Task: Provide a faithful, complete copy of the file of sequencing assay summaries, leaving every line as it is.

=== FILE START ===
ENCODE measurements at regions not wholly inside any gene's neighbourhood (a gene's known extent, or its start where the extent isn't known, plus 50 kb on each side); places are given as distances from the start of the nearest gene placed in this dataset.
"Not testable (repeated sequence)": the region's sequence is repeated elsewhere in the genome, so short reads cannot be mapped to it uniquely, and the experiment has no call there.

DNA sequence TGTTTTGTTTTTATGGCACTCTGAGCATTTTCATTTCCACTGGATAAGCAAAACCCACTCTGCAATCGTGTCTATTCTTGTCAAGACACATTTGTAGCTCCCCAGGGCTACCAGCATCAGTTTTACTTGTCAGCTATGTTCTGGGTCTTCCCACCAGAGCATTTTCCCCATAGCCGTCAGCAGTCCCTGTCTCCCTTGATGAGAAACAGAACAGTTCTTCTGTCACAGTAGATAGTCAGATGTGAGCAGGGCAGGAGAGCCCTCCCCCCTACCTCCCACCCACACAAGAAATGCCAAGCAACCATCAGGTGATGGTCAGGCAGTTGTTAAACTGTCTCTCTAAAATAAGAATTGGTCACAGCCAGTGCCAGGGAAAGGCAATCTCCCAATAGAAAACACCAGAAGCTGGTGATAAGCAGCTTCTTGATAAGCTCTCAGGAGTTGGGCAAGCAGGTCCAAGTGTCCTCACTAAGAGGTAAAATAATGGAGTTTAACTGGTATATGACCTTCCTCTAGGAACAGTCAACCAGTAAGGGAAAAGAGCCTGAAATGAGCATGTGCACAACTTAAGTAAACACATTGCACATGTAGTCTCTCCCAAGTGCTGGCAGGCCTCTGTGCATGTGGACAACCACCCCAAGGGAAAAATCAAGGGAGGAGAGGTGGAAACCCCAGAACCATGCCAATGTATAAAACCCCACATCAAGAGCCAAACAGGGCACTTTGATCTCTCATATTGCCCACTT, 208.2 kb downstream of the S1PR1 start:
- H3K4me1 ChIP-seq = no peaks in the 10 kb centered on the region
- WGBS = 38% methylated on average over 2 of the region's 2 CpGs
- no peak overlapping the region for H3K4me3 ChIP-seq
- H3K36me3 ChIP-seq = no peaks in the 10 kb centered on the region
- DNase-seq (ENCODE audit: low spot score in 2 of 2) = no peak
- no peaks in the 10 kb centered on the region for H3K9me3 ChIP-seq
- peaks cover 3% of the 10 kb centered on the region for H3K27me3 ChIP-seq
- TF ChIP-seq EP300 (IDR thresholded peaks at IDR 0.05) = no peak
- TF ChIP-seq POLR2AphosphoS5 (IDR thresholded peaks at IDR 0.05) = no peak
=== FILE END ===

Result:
ENCODE measurements at regions not wholly inside any gene's neighbourhood (a gene's known extent, or its start where the extent isn't known, plus 50 kb on each side); places are given as distances from the start of the nearest gene placed in this dataset.
"Not testable (repeated sequence)": the region's sequence is repeated elsewhere in the genome, so short reads cannot be mapped to it uniquely, and the experiment has no call there.

DNA sequence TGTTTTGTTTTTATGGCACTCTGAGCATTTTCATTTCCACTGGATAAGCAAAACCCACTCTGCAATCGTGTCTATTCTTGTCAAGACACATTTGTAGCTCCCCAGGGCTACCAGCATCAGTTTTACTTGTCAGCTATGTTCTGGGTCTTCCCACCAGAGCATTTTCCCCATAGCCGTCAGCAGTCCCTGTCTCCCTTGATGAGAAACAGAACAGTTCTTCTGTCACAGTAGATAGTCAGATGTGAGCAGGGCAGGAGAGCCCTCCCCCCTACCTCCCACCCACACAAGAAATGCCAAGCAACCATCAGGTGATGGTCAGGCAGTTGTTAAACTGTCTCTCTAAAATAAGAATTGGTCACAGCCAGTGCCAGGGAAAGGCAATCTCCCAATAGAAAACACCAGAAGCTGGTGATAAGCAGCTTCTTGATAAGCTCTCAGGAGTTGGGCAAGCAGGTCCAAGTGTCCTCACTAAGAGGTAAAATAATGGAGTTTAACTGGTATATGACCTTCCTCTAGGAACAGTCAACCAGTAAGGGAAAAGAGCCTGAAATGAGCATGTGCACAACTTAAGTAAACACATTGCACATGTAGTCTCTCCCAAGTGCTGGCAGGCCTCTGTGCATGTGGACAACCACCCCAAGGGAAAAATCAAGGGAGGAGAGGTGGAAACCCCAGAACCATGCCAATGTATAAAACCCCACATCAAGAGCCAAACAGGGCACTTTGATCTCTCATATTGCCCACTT, 208.2 kb downstream of the S1PR1 start:
- H3K4me1 ChIP-seq = no peaks in the 10 kb centered on the region
- WGBS = 38% methylated on average over 2 of the region's 2 CpGs
- no peak overlapping the region for H3K4me3 ChIP-seq
- H3K36me3 ChIP-seq = no peaks in the 10 kb centered on the region
- DNase-seq (ENCODE audit: low spot score in 2 of 2) = no peak
- no peaks in the 10 kb centered on the region for H3K9me3 ChIP-seq
- peaks cover 3% of the 10 kb centered on the region for H3K27me3 ChIP-seq
- TF ChIP-seq EP300 (IDR thresholded peaks at IDR 0.05) = no peak
- TF ChIP-seq POLR2AphosphoS5 (IDR thresholded peaks at IDR 0.05) = no peak